This is the fourth volume in a projected five volume biography of Lyndon Johnson, The Passage of Power, and since we are unlikely ever to see the last volume - Caro is 80; it took him ten years to write this volume - this is a good occasion to assess the whole enterprise. Each book was widely proclaimed on publication and won awards, and they were certainly fascinating. The first one, The Path to Power, about his upbringing in the poor country of West Texas, about his humiliation, as the Johnsons sank into poverty, and about his compensatory drive for power, was meticulously researched and carefully written, in fact beautifully written, and after its publication Johnson's widow stopped cooperating and tried to prevent anyone else from talking to Caro: the portrait of the man was too candid and it was backed by too much proof. In fact, Johnson was emerging as a monster of sorts: crude, coarse, driven by an outsize ego, relentless in his drive for power.
The second volume, Means of Ascent, about his early career in Washington as a congressional aide and later a congressman, continued the grisly theme of his blatant drive for power. The third volume, Master of the Senate, showed how he wielded that power as majority leader of the Senate. Through the end of that volume (1040 pages of text), Caro's writing, his careful attention to detail, still holds our attention, because as Johnson steps into each new role he reveals new aspects of his generally repulsive character. The fourth volume, however, has no surprises for us, and much of the detail seems irrelevant, so the reader find himself skimming, even though this is only 640 pages.
This volume is about Johnson's bid for the presidential nomination in 1960, abortive because he procrastinated, fearing failure. But Kennedy needed him on the ticket for the sake of the South's electoral votes, hence the unlikely partnership of the liberal Kennedy with the Southerner Johnson, intensely disliked by liberals and labor leaders. There was a basic incompatibility between the Ivy League sophisticates around Kennedy and the good ol' Texas boys around Johnson (the former referred to Johnson as "Cornpone"), and it was quite clear that he was an outsider in the administration. A vice president, of course, really has nothing to do, and Johnson, whose whole life was consumed by the need to exercise power, found the situation hard to endure. Every attempt to exert some influence, to exercise some power, was thwarted. In addition, there was deep antipathy between him and the Attorney General, Robert Kennedy, an instinctive dislike that had begun years before when Kennedy was counsel to McCarthy's committee.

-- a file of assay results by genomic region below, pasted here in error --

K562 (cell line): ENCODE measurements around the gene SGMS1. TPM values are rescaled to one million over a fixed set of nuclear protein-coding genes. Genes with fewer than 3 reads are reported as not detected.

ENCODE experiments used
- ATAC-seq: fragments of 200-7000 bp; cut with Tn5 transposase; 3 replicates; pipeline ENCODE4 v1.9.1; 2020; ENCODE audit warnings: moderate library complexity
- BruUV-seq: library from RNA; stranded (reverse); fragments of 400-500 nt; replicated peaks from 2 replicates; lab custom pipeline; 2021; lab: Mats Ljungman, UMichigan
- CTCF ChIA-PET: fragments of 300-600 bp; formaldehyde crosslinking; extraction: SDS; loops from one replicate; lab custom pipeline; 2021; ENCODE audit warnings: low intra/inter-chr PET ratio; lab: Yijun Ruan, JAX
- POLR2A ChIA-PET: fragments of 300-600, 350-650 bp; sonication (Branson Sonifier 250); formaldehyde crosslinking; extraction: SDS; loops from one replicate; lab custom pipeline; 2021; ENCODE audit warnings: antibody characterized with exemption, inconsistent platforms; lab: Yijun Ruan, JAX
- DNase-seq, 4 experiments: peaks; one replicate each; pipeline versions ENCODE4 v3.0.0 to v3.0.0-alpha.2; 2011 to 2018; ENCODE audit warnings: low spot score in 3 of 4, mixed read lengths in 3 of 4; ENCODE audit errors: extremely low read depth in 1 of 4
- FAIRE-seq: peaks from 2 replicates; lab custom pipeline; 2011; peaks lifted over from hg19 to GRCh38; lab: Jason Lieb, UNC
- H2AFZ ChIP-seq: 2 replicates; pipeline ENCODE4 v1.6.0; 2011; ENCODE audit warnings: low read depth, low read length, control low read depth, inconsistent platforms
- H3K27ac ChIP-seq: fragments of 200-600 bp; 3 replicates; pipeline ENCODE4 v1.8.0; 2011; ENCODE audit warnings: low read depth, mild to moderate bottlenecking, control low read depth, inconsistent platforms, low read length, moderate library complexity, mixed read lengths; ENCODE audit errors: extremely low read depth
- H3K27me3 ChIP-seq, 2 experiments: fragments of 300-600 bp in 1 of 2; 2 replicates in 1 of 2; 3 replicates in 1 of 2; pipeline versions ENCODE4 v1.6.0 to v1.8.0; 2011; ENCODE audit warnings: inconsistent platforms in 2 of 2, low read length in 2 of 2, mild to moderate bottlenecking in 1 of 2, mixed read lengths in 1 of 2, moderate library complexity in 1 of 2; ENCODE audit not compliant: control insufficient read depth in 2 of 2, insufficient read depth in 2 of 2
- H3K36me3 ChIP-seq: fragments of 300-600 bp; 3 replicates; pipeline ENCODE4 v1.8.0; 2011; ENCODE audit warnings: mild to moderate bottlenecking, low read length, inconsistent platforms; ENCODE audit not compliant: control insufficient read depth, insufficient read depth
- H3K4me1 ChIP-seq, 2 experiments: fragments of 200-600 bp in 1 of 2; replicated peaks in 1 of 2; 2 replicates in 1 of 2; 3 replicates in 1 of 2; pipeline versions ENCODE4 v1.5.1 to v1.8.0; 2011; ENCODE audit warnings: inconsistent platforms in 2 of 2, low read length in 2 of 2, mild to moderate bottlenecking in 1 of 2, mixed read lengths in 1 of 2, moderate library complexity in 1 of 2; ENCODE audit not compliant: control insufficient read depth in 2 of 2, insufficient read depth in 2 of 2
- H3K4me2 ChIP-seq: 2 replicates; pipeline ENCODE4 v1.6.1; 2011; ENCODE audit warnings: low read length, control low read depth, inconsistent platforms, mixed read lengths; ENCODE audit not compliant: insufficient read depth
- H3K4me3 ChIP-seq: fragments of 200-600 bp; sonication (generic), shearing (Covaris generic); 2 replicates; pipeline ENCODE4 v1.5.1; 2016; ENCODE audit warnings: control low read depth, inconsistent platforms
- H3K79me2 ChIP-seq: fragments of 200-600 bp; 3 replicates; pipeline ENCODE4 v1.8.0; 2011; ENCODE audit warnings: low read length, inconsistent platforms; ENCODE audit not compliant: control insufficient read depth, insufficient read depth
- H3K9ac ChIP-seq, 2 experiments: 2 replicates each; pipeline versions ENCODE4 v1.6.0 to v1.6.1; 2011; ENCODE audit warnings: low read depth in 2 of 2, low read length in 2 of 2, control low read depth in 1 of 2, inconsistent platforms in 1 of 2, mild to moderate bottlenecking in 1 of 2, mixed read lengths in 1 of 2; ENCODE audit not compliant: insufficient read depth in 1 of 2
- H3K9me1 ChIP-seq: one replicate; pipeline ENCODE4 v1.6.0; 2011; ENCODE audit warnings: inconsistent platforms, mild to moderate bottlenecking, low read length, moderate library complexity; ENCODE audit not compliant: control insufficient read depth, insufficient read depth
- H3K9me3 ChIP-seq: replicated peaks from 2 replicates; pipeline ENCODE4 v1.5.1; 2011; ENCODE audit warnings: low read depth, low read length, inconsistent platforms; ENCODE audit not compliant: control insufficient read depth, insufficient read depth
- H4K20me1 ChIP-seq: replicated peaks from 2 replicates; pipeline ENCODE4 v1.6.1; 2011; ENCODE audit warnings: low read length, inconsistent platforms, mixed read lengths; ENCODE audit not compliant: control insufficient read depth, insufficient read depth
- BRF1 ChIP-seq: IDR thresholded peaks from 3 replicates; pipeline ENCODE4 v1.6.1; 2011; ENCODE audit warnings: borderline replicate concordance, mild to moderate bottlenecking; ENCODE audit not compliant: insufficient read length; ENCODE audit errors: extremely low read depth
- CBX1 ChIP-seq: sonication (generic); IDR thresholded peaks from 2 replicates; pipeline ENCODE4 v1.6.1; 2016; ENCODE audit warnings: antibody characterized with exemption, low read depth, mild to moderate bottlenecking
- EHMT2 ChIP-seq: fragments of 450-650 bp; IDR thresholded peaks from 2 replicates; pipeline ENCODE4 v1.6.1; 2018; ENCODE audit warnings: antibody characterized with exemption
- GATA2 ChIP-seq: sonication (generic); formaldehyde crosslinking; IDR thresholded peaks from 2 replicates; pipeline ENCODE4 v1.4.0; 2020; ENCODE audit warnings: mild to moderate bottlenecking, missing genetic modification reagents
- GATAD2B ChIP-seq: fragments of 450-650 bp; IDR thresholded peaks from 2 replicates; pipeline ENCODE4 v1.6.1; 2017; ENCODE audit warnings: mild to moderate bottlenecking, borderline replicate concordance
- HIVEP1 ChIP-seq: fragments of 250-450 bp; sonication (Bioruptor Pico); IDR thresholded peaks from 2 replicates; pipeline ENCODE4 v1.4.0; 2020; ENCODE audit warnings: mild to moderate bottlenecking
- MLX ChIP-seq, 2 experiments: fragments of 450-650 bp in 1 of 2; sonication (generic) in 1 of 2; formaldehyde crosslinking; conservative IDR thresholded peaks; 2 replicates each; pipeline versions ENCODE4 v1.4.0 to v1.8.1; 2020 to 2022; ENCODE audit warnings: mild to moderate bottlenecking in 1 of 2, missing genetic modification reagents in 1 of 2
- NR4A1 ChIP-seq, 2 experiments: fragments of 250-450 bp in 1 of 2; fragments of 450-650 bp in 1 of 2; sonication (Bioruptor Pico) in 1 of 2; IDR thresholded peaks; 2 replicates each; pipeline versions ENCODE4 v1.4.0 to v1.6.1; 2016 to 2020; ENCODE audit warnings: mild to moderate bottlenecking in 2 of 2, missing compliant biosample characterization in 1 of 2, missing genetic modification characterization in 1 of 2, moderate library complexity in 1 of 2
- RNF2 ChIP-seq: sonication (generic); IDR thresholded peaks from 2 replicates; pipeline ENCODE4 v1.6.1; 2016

This volume takes us up to the end of the transition period when Johnson took over after Kennedy's assassination in November 1963. Caro shows how Johnson changed completely, dropping the awkward mannerisms that had marked him in the Vice Presidency, staying in the background as Jacqueline Kennedy went through the obsequies during the period of national mourning. Then, taking charge and with great determination and efficiency, he pushed through Kennedy's legislation that was going nowhere, demonstrating his mastery of the legislative process. The book ends after the State of the Union address in January 1964 when Johnson announces the War on Poverty. The last volume is to be devoted, one surmises, to the rivalry with Robert Kennedy and Johnson's role in the prosecution of the Vietnam War which, Caro says, wrecked his War on Poverty.
The big problem with the book is point of view. Caro is a 1960s liberal whose mind stopped functioning after November 23, 1963, so he has preserved those years like a fly in amber. Hence he can present the War on Poverty as a straightforward idea, and he can use the phrase "social justice" without irony. Camelot lives again. Whatever else it might be, this is no way to write history. For one thing, it diminishes the characters, reduces them to cardboard figures. We know they were real characters much more interesting than Caro's caricatures, but the book resolutely shuts out such perceptions. In this strange context, only Johnson is real because he really was the monster Caro portrays. Resolutely pursuing his researches, Caro documents Johnson's efforts to strong-arm the proprietors of a couple of small Texas papers to suppress reporters and stories he doesn't like, this after he had become President.
Robert Caro's achievement - researching and writing such an exhaustive account, and doing it so well - would be capped, of course, if he finished the final volume but what he has done so far is enough for us to judge this a great political biography. If you plan to read it, begin with the first volume and read them in order. *